Journal of Neuro-Oncology

, Volume 130, Issue 3, pp 517–527 | Cite as

Antigen-specific immunoreactivity and clinical outcome following vaccination with glioma-associated antigen peptides in children with recurrent high-grade gliomas: results of a pilot study

  • Ian F. Pollack
  • Regina I. Jakacki
  • Lisa H. Butterfield
  • Ronald L. Hamilton
  • Ashok Panigrahy
  • Daniel P. Normolle
  • Angela K. Connelly
  • Sharon Dibridge
  • Gary Mason
  • Theresa L. Whiteside
  • Hideho Okada
Clinical Study


Recurrent high-grade gliomas (HGGs) of childhood have an exceedingly poor prognosis with current therapies. Accordingly, new treatment approaches are needed. We initiated a pilot trial of vaccinations with peptide epitopes derived from glioma-associated antigens (GAAs) overexpressed in these tumors in HLA-A2+ children with recurrent HGG that had progressed after prior treatments. Peptide epitopes for three GAAs (EphA2, IL13Rα2, survivin), emulsified in Montanide-ISA-51, were administered subcutaneously adjacent to intramuscular injections of poly-ICLC every 3 weeks for 8 courses, followed by booster vaccines every 6 weeks. Primary endpoints were safety and T-cell responses against the GAA epitopes, assessed by enzyme-linked immunosorbent spot (ELISPOT) analysis. Treatment response was evaluated clinically and by magnetic resonance imaging. Twelve children were enrolled, 6 with glioblastoma, 5 with anaplastic astrocytoma, and one with malignant gliomatosis cerebri. No dose-limiting non-CNS toxicity was encountered. ELISPOT analysis, in ten children, showed GAA responses in 9: to IL13Rα2 in 4, EphA2 in 9, and survivin in 3. One child had presumed symptomatic pseudoprogression, discontinued vaccine therapy, and responded to subsequent treatment. One other child had a partial response that persisted throughout 2 years of vaccine therapy, and continues at >39 months. Median progression-free survival (PFS) from the start of vaccination was 4.1 months and median overall survival (OS) was 12.9 months. 6-month PFS and OS were 33 and 73 %, respectively. GAA peptide vaccination in children with recurrent malignant gliomas is generally well tolerated, and has preliminary evidence of immunological and modest clinical activity.


Astrocytoma Glioma Immunotherapy Pediatric brain tumor Vaccine therapy 



UPCI Clinical Research Services for regulatory management, Andres Salazar, Oncovir, Inc., for provision of poly-ICLC, physicians who referred their patients, and the patients and families who participated in this trial.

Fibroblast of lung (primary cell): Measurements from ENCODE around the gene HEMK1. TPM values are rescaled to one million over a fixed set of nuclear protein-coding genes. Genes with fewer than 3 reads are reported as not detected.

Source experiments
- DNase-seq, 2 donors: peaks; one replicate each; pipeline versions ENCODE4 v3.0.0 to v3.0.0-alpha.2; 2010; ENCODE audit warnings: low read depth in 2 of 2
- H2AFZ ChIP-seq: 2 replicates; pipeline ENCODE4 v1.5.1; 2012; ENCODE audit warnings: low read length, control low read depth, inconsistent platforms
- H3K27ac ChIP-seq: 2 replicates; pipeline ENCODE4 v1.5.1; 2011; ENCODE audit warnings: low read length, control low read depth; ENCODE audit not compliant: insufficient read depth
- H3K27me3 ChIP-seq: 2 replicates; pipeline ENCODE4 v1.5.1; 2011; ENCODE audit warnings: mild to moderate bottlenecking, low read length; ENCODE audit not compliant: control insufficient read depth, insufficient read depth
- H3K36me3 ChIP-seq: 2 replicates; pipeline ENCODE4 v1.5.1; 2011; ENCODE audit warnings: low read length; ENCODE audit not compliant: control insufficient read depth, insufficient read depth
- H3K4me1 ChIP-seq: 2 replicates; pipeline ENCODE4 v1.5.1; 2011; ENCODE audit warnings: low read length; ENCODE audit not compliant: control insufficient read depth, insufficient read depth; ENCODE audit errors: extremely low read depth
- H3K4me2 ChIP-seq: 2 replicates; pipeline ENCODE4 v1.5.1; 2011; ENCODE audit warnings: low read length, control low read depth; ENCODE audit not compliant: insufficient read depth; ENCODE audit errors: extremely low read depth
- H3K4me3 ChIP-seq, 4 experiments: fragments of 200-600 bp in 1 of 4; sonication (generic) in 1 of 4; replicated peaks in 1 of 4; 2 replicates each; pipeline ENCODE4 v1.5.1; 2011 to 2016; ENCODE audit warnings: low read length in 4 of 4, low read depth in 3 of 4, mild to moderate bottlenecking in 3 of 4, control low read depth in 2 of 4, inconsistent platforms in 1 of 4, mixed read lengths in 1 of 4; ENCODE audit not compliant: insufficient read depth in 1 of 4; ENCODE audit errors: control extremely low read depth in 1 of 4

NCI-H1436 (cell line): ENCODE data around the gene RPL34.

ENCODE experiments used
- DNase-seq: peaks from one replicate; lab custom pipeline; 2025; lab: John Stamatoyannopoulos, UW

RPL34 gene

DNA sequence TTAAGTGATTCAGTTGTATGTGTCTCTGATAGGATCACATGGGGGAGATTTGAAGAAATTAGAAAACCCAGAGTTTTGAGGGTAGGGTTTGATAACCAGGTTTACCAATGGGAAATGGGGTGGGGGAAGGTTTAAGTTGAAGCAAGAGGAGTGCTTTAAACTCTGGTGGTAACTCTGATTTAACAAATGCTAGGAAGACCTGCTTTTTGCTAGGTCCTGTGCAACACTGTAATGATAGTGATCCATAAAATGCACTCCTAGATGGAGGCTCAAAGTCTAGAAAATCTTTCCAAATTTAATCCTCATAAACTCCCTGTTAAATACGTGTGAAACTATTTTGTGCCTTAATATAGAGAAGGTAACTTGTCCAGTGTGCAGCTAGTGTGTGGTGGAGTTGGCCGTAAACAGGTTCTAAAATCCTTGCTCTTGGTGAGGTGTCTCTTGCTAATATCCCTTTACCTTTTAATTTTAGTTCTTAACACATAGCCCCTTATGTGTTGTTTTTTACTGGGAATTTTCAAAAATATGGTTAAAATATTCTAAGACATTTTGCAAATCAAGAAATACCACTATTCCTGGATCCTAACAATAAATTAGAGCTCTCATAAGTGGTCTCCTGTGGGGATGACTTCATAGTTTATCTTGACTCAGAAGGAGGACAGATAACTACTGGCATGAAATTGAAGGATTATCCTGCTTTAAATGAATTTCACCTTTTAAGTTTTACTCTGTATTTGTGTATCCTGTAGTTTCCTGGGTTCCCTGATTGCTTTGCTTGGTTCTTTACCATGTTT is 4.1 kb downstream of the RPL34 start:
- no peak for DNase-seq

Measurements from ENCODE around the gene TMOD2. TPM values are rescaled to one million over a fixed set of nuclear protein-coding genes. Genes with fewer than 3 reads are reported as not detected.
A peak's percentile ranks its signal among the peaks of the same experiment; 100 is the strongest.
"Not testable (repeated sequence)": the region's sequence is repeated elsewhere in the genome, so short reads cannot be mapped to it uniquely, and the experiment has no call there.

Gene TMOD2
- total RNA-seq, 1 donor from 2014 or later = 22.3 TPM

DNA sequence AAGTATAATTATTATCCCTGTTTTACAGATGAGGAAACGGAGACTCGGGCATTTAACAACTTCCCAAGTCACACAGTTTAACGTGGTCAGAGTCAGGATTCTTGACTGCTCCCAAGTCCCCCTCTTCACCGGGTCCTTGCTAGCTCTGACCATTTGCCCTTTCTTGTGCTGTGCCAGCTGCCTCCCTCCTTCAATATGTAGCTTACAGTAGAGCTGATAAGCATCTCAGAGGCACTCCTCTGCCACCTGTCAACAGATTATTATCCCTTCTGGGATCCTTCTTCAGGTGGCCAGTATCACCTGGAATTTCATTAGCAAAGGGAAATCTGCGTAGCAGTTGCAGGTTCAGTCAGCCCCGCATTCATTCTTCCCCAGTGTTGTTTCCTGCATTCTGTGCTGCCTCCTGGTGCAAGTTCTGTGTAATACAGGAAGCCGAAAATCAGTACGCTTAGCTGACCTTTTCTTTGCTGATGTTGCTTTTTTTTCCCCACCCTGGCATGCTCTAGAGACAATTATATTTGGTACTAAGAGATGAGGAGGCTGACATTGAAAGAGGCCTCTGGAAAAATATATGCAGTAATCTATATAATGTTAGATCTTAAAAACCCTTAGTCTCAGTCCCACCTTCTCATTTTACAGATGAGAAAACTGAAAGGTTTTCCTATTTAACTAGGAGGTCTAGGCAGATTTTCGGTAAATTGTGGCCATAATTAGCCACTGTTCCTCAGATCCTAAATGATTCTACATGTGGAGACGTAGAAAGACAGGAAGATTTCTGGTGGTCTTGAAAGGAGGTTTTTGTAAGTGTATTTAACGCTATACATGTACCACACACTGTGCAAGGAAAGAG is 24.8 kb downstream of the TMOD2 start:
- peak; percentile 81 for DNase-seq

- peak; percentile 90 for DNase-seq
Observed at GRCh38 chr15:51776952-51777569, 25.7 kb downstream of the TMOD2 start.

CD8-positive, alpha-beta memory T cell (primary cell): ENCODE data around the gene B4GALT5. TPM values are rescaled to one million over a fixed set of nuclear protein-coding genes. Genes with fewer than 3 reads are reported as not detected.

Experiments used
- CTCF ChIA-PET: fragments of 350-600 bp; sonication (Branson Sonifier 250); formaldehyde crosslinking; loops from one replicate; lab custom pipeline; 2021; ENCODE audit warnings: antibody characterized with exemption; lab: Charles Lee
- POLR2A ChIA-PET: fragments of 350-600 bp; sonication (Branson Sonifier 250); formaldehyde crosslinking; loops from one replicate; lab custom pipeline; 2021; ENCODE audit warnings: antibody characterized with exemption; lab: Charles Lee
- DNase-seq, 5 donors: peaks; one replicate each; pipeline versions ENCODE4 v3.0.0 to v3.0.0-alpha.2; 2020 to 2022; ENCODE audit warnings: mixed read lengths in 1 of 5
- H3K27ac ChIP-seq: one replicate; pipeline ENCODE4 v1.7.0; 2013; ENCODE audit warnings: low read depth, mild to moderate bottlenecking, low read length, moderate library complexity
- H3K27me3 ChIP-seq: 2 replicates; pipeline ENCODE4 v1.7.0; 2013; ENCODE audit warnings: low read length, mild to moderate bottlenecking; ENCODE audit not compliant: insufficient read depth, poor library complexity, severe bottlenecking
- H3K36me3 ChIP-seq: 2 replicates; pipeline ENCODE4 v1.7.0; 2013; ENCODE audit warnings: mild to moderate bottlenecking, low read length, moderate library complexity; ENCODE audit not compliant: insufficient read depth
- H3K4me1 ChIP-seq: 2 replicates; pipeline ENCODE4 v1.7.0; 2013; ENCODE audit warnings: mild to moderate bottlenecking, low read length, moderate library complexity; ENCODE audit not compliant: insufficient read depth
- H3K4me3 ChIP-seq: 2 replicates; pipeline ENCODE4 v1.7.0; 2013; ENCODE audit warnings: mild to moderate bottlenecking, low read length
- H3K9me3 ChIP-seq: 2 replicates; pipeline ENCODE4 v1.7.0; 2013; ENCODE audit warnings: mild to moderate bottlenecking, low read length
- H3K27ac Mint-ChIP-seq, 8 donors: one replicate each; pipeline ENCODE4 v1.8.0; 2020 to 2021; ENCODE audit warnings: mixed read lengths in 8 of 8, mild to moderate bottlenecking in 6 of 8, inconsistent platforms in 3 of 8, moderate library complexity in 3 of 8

This study was supported by National Institutes of Health grants R21CA149872, P01NS40923, and the UPCI Immunologic Monitoring and Cellular Products Laboratory, supported in part by NIH award P30CA47904, and the Pediatric Clinical and Translational Research Center, supported by the NIH through Grant Numbers UL1 RR024153 and UL1TR000005. Support was also provided by grants from the Pediatric Low-Grade Glioma Initiative via the National Brain Tumor Society, the Ellie Kavalieros Fund, the Connor’s Cure Fund, the Ian Yagoda’s Friends Foundation, and the Translational Brain Tumor Fund of the Children’s Hospital of Pittsburgh Foundation.

Compliance with ethical standards

Conflict of interest

Hideho Okada is an inventor in the U.S. Patent Application No. 60,611,797 (Utility Patent Application) “Identification of An IL-13 Receptor Alpha2 Peptide Analogue Capable of Enhancing Stimulation of Glioma-Specific CTL Response”. An exclusive licensing agreement has been completed on this application between University of Pittsburgh and Stemline, Inc. Due to the potential conflicts of interest, Hideho Okada did not solely interpret any data in the current study. Dr. Regina I. Jakacki is currently employed by Astra Zeneca.

Informed consent

Signed IRB-approved informed consent was required both for HLA-A2 screening and initiation of therapy.


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Copyright information

© Springer Science+Business Media New York 2016

Authors and Affiliations

  • Ian F. Pollack
    • 1
    • 8
    • 9
  • Regina I. Jakacki
    • 2
    • 9
  • Lisa H. Butterfield
    • 4
    • 5
    • 7
    • 9
  • Ronald L. Hamilton
    • 3
    • 9
  • Ashok Panigrahy
    • 6
    • 9
  • Daniel P. Normolle
    • 10
  • Angela K. Connelly
    • 2
  • Sharon Dibridge
    • 2
  • Gary Mason
    • 2
    • 9
  • Theresa L. Whiteside
    • 3
    • 7
    • 9
  • Hideho Okada
    • 1
    • 5
    • 7
    • 9
    • 11
  1. 1.Department of NeurosurgeryUniversity of Pittsburgh School of MedicinePittsburghUSA
  2. 2.Department of PediatricsUniversity of Pittsburgh School of MedicinePittsburghUSA
  3. 3.Department of PathologyUniversity of Pittsburgh School of MedicinePittsburghUSA
  4. 4.Department of MedicineUniversity of Pittsburgh School of MedicinePittsburghUSA
  5. 5.Department of SurgeryUniversity of Pittsburgh School of MedicinePittsburghUSA
  6. 6.Department of RadiologyUniversity of Pittsburgh School of MedicinePittsburghUSA
  7. 7.Department of ImmunologyUniversity of Pittsburgh School of MedicinePittsburghUSA
  8. 8.Department of Neurosurgery, Children’s Hospital of PittsburghUniversity of PittsburghPittsburghUSA
  9. 9.University of Pittsburgh Cancer InstituteUniversity of Pittsburgh School of MedicinePittsburghUSA
  10. 10.Department of BiostatisticsGraduate School of Public Health, University of PittsburghPittsburghUSA
  11. 11.Department of NeurosurgeryUniversity of CaliforniaSan FranciscoUSA

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